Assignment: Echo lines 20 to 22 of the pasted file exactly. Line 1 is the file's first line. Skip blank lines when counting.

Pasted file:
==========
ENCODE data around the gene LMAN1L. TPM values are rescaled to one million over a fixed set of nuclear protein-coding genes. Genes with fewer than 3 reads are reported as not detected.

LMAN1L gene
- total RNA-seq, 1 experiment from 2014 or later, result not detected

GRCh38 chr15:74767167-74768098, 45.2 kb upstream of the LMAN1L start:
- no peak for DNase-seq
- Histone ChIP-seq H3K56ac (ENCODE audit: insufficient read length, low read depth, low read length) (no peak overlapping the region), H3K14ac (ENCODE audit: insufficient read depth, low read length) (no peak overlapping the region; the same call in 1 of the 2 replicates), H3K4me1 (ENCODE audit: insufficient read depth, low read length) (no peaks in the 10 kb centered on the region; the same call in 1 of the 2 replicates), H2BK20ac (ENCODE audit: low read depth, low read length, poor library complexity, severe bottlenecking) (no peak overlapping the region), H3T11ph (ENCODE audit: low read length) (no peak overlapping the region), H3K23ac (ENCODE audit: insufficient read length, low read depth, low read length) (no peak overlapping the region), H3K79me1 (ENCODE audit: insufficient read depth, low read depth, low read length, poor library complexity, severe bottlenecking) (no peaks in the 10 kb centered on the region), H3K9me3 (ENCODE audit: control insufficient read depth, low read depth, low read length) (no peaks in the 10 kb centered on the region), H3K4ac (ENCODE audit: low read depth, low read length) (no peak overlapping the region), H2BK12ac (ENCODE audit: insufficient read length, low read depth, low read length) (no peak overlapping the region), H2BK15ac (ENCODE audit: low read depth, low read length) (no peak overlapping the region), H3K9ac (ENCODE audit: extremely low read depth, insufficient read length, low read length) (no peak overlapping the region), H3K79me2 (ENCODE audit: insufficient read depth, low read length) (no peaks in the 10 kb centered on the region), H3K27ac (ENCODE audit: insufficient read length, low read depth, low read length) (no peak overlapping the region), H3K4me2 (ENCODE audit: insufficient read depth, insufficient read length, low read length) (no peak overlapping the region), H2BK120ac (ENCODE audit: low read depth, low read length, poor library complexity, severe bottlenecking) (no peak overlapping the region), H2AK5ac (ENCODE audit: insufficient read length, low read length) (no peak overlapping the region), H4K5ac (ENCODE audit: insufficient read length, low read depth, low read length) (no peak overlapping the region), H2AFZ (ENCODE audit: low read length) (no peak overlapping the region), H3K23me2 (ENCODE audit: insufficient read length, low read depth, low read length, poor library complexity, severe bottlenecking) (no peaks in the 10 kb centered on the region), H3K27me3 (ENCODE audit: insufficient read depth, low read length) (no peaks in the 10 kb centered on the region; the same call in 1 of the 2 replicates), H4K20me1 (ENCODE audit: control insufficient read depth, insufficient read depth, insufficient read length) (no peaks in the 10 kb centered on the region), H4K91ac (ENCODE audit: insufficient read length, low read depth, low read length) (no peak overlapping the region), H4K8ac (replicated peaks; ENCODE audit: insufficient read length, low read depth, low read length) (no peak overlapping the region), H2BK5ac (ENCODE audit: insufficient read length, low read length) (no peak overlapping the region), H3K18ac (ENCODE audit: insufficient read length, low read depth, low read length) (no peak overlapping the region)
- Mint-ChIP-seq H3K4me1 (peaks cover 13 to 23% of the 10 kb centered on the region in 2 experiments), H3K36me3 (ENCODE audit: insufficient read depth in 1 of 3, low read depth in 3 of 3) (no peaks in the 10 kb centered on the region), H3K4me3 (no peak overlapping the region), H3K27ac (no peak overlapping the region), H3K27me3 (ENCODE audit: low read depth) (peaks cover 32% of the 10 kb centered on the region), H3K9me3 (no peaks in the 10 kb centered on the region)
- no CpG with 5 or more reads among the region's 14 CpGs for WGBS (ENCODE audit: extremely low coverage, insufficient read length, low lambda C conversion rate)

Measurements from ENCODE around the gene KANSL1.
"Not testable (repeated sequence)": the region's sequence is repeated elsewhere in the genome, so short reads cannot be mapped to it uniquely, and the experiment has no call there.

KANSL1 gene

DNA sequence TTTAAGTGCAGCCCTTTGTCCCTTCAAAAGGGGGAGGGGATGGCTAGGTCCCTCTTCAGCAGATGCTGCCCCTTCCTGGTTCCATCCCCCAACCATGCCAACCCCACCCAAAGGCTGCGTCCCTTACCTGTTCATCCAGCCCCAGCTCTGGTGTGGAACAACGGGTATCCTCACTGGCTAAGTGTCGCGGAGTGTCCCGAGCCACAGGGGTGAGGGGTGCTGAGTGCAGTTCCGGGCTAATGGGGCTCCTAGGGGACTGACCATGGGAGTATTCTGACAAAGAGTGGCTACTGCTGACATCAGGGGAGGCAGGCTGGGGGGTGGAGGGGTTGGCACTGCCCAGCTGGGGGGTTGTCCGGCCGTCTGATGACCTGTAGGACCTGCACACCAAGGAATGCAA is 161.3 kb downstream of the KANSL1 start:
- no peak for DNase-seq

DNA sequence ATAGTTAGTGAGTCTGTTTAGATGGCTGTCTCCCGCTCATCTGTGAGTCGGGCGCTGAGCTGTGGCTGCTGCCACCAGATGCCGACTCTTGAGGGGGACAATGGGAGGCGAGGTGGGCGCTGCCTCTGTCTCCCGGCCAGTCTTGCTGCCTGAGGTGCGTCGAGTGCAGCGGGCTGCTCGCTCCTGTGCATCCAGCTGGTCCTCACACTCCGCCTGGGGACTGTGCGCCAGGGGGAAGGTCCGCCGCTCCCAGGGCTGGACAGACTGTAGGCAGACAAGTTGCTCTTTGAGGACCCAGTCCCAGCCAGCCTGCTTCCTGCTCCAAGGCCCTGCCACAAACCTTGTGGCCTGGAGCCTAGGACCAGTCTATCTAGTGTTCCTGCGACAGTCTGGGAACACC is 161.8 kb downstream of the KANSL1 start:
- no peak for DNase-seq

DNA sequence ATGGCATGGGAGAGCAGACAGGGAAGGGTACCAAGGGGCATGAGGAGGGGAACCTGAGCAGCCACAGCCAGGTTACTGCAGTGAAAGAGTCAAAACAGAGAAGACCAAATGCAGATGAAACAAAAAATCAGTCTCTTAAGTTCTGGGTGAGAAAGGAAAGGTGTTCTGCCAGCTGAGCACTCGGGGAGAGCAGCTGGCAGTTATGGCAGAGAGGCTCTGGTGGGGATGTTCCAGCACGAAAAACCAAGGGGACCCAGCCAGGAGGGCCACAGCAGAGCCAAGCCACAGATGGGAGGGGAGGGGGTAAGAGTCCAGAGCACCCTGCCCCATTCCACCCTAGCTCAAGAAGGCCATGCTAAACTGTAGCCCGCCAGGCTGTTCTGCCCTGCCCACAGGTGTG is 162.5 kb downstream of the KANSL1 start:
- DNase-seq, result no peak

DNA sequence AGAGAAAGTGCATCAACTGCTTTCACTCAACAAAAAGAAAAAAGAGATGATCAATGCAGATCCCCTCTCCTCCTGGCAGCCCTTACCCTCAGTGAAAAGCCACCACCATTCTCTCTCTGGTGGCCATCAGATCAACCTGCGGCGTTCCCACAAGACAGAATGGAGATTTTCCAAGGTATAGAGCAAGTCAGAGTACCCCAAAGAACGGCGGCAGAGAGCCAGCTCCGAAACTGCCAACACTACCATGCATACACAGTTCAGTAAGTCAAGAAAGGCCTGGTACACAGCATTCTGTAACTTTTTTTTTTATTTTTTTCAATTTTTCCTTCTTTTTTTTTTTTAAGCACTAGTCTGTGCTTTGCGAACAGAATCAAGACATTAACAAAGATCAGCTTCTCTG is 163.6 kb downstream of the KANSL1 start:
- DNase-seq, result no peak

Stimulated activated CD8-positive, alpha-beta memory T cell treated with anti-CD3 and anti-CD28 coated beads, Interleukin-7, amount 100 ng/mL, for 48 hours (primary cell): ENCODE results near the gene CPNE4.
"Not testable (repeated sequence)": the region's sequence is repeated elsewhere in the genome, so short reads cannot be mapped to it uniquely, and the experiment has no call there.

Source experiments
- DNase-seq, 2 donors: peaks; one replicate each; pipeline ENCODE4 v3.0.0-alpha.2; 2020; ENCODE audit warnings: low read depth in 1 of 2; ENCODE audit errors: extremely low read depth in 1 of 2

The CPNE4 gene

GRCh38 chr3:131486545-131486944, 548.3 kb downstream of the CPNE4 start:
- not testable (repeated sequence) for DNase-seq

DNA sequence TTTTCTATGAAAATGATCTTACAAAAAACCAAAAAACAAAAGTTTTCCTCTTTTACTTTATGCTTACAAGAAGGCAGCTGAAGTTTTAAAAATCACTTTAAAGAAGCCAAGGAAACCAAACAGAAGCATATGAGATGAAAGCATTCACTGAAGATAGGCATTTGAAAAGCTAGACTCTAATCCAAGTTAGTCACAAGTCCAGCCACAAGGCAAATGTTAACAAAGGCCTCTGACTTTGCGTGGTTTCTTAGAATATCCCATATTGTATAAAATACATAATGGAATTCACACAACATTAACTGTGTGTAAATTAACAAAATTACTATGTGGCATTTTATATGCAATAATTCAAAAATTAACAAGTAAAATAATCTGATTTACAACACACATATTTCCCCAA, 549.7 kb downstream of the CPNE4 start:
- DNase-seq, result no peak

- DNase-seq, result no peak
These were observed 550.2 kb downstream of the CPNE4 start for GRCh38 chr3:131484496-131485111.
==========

Stimulated activated CD8-positive, alpha-beta memory T cell treated with anti-CD3 and anti-CD28 coated beads, Interleukin-7, amount 100 ng/mL, for 48 hours (primary cell): ENCODE results near the gene CPNE4.
"Not testable (repeated sequence)": the region's sequence is repeated elsewhere in the genome, so short reads cannot be mapped to it uniquely, and the experiment has no call there.

Source experiments